“This is my fourth year. One more year and I can call myself cancer-free.”
Ashley Lam is good-natured in her matter-of-factness. Her house is cheerful, books and stationery arranged neatly in large bookcases. Her son, Chung Wei, is pottering about, while her daughter Sue Enn is drawing at the table. Her husband, Khoo Nee Wern, is tidying up the kitchen. There’s nothing visible that even hints at the episode Ashley went through four years ago. It’s a regular Sunday, and all is well.
“I’m just living day to day,” Ashley says brightly. She isn’t in denial about her cancer and its subsequent treatments, but she maintains a determined, positive attitude. “If you ask any survivor, we always worry whether our next check-up will turn out fine. It’s always at the back of the mind.” However, living with fear was not an option.
When Ashley was first diagnosed, her daughter was barely three years old. Ashley and Nee Wern decided to keep the news from them, because they didn’t want to bring such a big word into their children’s lives. And apart from relatives and a few close friends, she didn’t tell anybody else. While she knew that there were a lot of kind-hearted people around her, she didn’t need anybody to distract her with well-meaning advice to “do this treatment” or “don’t eat that thing”. She kept it quiet to focus on herself, and only when treatment was over did she decide to open up. “I thought that maybe it was about time to tell people that yes, it’s scary, but it’s not a death sentence.”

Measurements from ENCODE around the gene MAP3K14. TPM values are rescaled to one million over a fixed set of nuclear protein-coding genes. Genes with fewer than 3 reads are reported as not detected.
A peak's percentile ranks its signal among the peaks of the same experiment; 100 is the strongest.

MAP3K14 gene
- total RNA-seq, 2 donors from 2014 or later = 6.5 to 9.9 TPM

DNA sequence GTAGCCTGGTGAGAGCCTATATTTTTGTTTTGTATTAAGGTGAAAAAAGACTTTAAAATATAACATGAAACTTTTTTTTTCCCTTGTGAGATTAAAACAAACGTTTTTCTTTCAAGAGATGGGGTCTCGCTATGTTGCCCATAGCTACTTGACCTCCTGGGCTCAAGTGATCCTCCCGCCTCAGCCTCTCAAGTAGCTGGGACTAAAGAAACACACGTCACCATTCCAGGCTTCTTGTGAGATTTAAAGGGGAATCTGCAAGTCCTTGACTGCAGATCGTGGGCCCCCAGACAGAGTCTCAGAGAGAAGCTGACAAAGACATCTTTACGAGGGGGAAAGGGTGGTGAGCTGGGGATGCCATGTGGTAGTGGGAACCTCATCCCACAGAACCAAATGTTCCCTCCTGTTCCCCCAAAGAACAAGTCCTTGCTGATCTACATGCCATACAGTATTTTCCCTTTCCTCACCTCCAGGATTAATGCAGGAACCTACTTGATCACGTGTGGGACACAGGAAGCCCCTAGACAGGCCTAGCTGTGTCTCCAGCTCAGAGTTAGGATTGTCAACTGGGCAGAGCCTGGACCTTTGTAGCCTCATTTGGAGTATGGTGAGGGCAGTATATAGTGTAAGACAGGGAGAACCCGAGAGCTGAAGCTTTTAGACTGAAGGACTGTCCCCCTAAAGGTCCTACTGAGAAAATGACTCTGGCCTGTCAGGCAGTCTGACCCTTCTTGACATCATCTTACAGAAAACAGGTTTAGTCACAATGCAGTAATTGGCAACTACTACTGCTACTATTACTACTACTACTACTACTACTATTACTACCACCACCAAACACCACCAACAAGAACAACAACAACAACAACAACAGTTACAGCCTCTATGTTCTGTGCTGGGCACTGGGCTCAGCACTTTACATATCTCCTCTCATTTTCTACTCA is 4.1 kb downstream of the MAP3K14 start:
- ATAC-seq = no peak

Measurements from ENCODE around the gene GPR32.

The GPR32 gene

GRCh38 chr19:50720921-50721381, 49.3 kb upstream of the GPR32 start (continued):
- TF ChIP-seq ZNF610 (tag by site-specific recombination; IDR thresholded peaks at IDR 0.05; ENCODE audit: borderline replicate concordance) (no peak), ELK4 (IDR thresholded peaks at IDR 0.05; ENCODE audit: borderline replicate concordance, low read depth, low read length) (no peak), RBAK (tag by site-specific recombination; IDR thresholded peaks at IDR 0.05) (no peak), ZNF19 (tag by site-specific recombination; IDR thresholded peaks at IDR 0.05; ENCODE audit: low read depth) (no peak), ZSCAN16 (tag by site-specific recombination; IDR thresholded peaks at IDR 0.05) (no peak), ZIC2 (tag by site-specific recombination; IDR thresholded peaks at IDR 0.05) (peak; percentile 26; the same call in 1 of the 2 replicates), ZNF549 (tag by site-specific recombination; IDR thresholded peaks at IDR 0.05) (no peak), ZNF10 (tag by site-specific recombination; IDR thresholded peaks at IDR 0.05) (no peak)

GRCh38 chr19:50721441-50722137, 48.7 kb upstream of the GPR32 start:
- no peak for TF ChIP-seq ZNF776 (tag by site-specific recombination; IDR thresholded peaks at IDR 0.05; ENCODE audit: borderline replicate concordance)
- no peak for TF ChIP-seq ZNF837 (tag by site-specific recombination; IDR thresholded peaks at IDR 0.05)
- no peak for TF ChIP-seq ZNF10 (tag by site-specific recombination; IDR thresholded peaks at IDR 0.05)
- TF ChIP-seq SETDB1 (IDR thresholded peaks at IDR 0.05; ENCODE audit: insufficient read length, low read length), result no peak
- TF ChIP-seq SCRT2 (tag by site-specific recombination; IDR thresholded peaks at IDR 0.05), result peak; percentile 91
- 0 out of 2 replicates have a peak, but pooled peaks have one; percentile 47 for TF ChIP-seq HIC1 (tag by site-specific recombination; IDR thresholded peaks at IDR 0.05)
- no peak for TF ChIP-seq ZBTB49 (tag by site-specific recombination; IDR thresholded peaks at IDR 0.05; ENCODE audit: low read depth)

Women are usually told by doctors that cancerous lumps are usually not painful. But one day, Ashley discovered a lump that was painful to the touch; a lump that seemed to appear overnight. A visit to the gynaecologist followed, along with a referral to a breast surgeon for a biopsy. “The waiting period for the result was horrible. I had a very uneasy feeling.” It was extremely emotional for her, and she asked “Why me?” There was nothing in her family history to indicate propensity for cancer. Her husband in turn, gently chided her by asking “Why not you?”